Past Competition Horses


I would like to mention here a few horses who will always hold a special place in my heart.

Kenny – Kenny was my first pony. He was a skewbald Shetland who stood about eleven hands tall. My mom purchased him when I was two for my brother and me. For a while Kenny lived in our garden, because that was the only place on our property that was fenced in. I remember him stealing the dry cat food left out for the cats. I also remember that we fed him left over cream of wheat out of the pan from our Sunday morning breakfasts. Like any good first pony he was just naughty enough to give me a run for my money but safe enough that I had a lot of fun with him.

Mr. Piebald – My parents bought me Mr. Piebald when I was ten. A 15.2 hand registered Paint who had been broke western, Pie was a true champion at heart. I Pony Clubbed with him from the ages of 10 to 15. When I was fourteen I competed at Preliminary level for the first time with him and qualified for the CCI* that was held at the Essex Horse Trials. The same year, we won the dressage phase of the eventing competition at Pony Club Nationals and came in 4th overall individually. When I was ready to move on, Pie was loaned to another Pony Club family whose children I taught. Mr. Piebald died at my parents’ farm at the age of thirty.

Sword Play – In 2000 Mr. Wetherill bought Sword Play, or Knobby, for me to compete on. Although Knobby had only completed a few preliminary events when I started riding him, it was Knobby who really introduced me to upper level competition. I won my first three-day ribbons on Knobby and did my first advanced horse trials on him in 2001. He had amazing competitive intensity and it was a rare day that we had any jumping faults on cross country. Knobby currently enjoys his retirement as a pleasure horse for his new owner Karen Tappenden.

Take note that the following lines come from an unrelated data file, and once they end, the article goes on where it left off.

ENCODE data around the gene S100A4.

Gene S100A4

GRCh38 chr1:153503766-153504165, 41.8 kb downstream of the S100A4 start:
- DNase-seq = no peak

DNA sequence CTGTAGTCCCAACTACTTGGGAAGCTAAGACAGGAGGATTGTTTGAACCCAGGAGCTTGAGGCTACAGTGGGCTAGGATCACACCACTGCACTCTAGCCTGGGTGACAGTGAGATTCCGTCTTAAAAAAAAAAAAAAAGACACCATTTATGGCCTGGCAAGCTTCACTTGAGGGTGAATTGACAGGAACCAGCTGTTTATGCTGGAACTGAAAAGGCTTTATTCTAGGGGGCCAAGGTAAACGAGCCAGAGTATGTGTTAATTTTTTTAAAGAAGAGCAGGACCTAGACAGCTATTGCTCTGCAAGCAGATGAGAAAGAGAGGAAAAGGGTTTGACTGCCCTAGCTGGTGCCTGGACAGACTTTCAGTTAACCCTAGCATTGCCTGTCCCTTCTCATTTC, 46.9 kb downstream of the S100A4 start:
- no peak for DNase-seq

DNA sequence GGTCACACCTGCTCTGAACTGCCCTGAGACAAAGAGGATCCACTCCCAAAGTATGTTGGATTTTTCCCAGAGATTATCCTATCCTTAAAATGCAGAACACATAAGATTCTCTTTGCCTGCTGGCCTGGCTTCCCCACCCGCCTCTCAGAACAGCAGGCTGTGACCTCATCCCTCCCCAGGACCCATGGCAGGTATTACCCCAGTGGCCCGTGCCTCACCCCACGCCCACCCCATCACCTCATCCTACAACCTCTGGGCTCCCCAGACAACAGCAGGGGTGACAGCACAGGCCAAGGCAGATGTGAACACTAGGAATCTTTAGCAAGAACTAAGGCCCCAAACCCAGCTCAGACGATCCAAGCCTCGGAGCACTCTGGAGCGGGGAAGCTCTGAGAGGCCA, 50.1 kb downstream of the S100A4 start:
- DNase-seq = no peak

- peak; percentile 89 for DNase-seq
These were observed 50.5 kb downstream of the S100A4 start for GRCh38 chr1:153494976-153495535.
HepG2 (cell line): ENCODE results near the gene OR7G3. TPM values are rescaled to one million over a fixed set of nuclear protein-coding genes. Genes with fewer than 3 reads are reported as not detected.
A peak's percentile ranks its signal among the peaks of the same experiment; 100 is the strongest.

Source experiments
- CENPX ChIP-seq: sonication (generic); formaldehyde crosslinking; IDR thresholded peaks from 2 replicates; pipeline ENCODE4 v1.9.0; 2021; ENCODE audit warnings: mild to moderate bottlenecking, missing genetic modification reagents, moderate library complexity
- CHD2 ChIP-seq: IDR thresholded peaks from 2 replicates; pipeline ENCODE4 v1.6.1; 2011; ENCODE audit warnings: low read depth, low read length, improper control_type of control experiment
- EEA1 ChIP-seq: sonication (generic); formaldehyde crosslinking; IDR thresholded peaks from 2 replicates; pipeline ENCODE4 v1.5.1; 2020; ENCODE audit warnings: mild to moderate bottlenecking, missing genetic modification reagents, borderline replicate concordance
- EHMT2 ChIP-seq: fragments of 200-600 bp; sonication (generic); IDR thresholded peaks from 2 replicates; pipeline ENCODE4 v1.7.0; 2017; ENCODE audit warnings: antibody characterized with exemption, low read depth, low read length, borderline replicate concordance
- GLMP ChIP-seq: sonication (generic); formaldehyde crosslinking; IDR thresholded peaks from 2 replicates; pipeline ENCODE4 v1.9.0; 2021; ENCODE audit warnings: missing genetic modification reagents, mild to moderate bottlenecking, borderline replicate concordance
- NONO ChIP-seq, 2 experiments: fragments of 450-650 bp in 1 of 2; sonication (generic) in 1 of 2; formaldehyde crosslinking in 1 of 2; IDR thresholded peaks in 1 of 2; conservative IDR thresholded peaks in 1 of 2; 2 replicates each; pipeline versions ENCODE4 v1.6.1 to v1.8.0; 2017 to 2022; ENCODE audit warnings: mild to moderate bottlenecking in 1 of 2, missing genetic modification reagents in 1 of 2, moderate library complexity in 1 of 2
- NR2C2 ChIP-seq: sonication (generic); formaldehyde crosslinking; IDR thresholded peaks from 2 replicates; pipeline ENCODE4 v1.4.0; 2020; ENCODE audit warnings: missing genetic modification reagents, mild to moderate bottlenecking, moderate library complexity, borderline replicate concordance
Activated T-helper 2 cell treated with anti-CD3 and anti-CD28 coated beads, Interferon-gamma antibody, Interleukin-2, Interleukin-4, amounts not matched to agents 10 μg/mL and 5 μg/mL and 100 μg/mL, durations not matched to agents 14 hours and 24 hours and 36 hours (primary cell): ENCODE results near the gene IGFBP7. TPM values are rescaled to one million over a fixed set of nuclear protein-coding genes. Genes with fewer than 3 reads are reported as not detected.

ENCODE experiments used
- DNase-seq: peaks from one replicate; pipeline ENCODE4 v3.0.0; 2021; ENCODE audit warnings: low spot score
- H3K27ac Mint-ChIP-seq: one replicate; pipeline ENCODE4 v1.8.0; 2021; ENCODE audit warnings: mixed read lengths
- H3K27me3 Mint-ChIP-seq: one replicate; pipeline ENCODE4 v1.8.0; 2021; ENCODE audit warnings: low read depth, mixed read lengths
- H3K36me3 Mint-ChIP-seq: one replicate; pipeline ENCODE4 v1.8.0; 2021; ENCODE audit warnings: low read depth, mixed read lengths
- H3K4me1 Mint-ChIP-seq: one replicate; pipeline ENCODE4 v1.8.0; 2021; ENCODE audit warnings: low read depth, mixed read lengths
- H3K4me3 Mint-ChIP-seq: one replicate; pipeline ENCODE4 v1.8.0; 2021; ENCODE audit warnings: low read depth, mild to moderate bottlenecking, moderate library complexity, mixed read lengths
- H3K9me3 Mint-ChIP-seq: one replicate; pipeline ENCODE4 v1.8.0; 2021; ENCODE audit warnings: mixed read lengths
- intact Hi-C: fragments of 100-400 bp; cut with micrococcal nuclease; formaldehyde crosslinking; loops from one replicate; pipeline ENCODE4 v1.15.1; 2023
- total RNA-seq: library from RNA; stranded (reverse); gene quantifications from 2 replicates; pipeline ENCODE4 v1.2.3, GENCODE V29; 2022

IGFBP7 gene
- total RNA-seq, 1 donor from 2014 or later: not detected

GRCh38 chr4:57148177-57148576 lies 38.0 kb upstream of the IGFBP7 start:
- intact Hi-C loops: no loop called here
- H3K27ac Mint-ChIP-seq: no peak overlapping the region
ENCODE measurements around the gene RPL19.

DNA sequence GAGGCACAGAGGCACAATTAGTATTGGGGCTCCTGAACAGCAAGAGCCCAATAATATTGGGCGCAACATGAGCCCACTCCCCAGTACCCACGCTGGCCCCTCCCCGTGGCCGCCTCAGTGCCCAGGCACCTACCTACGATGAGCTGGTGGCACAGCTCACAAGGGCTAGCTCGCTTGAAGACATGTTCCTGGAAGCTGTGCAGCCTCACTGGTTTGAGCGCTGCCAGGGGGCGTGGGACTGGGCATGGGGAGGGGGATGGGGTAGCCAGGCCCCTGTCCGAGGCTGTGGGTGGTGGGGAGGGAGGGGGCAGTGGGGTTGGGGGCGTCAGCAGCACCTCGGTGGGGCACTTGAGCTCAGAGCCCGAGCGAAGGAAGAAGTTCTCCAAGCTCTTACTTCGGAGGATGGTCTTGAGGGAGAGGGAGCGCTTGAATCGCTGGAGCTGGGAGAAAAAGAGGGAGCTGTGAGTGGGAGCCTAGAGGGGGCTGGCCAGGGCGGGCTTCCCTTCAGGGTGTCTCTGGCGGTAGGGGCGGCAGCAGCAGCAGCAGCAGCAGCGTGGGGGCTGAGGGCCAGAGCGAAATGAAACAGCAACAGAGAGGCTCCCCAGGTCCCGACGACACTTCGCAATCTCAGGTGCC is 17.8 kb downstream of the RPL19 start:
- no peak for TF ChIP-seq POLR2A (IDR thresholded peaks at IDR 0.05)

Aly Cat Two – Aly Cat Two was my first real partner at the Advanced level. Mr. Wetherill bought him for me in 2003 and we competed together through 2007. Some of our competitive highlights include a fifth place finish at The Fork CIC*** in 2006 and a 24th place finish at Jersey Fresh CCI*** in 2006. Aly Cat always had his own opinion about how things should be done. At our first advanced horse trials together, for example, he thought the dressage should be done not on four legs but on his two hind ones. Luckily for both of us I knew how much he loved to jump and I managed to keep him in the ring so that we wouldn’t be eliminated before cross country. Cat also liked to play tricks on us. One of his favorite jokes was to appear to be asleep at big shows only to slip out of his stall while it was being cleaned and run loose around the show grounds, much to the embarrassment of me and my grooms. He did this more times than I care to admit, and it was only ever at the big shows. He must have wanted to let everyone know he was there. He still lives in Mr. Wetherill’s barn and is teaching my student Lynn Rzonca what a sometimes quirky schoolmaster feels like.